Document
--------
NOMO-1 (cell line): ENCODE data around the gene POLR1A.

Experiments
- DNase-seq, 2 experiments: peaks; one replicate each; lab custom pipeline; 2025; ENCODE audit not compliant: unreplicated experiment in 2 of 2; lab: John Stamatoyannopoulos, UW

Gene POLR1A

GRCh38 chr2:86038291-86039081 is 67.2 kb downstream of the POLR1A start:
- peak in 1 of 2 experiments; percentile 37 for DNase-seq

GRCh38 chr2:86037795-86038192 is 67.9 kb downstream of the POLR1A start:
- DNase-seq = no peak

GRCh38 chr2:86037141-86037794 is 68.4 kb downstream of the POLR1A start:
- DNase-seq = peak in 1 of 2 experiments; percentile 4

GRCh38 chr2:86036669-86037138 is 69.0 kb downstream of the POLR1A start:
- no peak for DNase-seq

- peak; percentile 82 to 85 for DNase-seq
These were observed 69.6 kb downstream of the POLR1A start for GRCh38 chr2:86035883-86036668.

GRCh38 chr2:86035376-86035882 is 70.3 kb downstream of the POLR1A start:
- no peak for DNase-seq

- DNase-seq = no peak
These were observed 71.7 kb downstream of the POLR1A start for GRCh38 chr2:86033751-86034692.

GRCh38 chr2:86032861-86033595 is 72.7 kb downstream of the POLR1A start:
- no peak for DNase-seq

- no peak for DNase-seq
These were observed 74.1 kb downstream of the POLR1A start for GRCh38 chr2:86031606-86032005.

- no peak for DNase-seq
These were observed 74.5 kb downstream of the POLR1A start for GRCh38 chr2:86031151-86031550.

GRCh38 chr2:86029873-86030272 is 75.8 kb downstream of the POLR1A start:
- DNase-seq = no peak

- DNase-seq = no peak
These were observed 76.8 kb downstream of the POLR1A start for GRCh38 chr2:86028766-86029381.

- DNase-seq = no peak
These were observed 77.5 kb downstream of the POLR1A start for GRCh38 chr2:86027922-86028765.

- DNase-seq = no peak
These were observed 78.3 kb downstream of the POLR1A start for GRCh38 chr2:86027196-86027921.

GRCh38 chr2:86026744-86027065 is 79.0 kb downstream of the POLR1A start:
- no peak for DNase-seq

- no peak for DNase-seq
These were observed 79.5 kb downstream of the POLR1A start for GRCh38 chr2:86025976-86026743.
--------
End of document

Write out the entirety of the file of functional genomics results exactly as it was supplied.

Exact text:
NOMO-1 (cell line): ENCODE data around the gene POLR1A.

Experiments
- DNase-seq, 2 experiments: peaks; one replicate each; lab custom pipeline; 2025; ENCODE audit not compliant: unreplicated experiment in 2 of 2; lab: John Stamatoyannopoulos, UW

Gene POLR1A

GRCh38 chr2:86038291-86039081 is 67.2 kb downstream of the POLR1A start:
- peak in 1 of 2 experiments; percentile 37 for DNase-seq

GRCh38 chr2:86037795-86038192 is 67.9 kb downstream of the POLR1A start:
- DNase-seq = no peak

GRCh38 chr2:86037141-86037794 is 68.4 kb downstream of the POLR1A start:
- DNase-seq = peak in 1 of 2 experiments; percentile 4

GRCh38 chr2:86036669-86037138 is 69.0 kb downstream of the POLR1A start:
- no peak for DNase-seq

- peak; percentile 82 to 85 for DNase-seq
These were observed 69.6 kb downstream of the POLR1A start for GRCh38 chr2:86035883-86036668.

GRCh38 chr2:86035376-86035882 is 70.3 kb downstream of the POLR1A start:
- no peak for DNase-seq

- DNase-seq = no peak
These were observed 71.7 kb downstream of the POLR1A start for GRCh38 chr2:86033751-86034692.

GRCh38 chr2:86032861-86033595 is 72.7 kb downstream of the POLR1A start:
- no peak for DNase-seq

- no peak for DNase-seq
These were observed 74.1 kb downstream of the POLR1A start for GRCh38 chr2:86031606-86032005.

- no peak for DNase-seq
These were observed 74.5 kb downstream of the POLR1A start for GRCh38 chr2:86031151-86031550.

GRCh38 chr2:86029873-86030272 is 75.8 kb downstream of the POLR1A start:
- DNase-seq = no peak

- DNase-seq = no peak
These were observed 76.8 kb downstream of the POLR1A start for GRCh38 chr2:86028766-86029381.

- DNase-seq = no peak
These were observed 77.5 kb downstream of the POLR1A start for GRCh38 chr2:86027922-86028765.

- DNase-seq = no peak
These were observed 78.3 kb downstream of the POLR1A start for GRCh38 chr2:86027196-86027921.

GRCh38 chr2:86026744-86027065 is 79.0 kb downstream of the POLR1A start:
- no peak for DNase-seq

- no peak for DNase-seq
These were observed 79.5 kb downstream of the POLR1A start for GRCh38 chr2:86025976-86026743.